UN General Assembly President Volkan Bozkir says AIDS is an “epidemic of inequalities”, and “if we are to end AIDS by 2030, we must end inequalities”.
In a three-day high-level meeting on the continuing epidemic with world leaders, decision-makers, frontline workers and others, the Assembly chief pointed to the Decade of Action, saying, “if we are to deliver the 2030 Agenda for Sustainable Development, all Member States must re-commit to ending the AIDS epidemic by 2030”.
While acknowledging that AIDS-related deaths have been reduced by 61 percent since the peak in 2004, Mr. Bozkir warned that under-investment has caused many countries to ‘fall short of the global targets set out five years ago’, to fast-track the international response.
The targets have been further strained by the COVID-19 pandemic, conflict and humanitarian emergencies.
Despite the fact that the world has made ‘great strides’ since the first case of AIDS was reported, four decades ago, the President said that the ‘tragic reality’ is that the most vulnerable remain in jeopardy.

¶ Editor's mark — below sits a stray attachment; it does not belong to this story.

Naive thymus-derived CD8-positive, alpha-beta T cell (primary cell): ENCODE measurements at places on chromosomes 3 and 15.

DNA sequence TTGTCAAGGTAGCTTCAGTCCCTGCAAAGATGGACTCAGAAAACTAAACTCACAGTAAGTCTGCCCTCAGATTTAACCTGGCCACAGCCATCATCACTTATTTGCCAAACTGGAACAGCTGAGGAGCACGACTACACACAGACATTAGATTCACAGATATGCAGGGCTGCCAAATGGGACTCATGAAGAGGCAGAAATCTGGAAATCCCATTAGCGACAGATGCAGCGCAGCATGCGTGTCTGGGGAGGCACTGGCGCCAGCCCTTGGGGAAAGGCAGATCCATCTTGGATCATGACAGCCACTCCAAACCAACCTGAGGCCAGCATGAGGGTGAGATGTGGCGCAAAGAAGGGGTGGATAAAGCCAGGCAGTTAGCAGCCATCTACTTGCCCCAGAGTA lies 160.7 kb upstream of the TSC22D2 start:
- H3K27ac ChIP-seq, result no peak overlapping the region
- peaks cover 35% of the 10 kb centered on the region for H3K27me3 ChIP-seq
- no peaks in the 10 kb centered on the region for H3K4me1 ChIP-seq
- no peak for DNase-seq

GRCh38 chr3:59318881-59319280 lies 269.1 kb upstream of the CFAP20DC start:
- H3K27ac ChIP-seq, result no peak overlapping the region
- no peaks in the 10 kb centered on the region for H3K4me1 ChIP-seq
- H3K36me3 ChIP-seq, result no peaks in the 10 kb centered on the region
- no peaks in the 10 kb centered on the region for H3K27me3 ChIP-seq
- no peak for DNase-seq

“They are at greatest risk of being left behind as AIDS remains not just a health issue, but a broader development challenge”, Bozkir said.
Last year women and girls accounted for half of those newly infected with HIV globally. And six out of every seven new HIV infections among those between the ages of 15-19 in sub-Saharan Africa, were girls, he added.
“This is unacceptable”, he stated, stressing that every female must be free to exercise her human rights, make her own decisions and be treated with dignity and respect.
Calling quality education “the foundation for a society where women feel safe to take their rightful place in the workplace, public life, politics and decision-making”, Mr. Bozkir said girls needed equal access to the classroom.
Original article published on UN News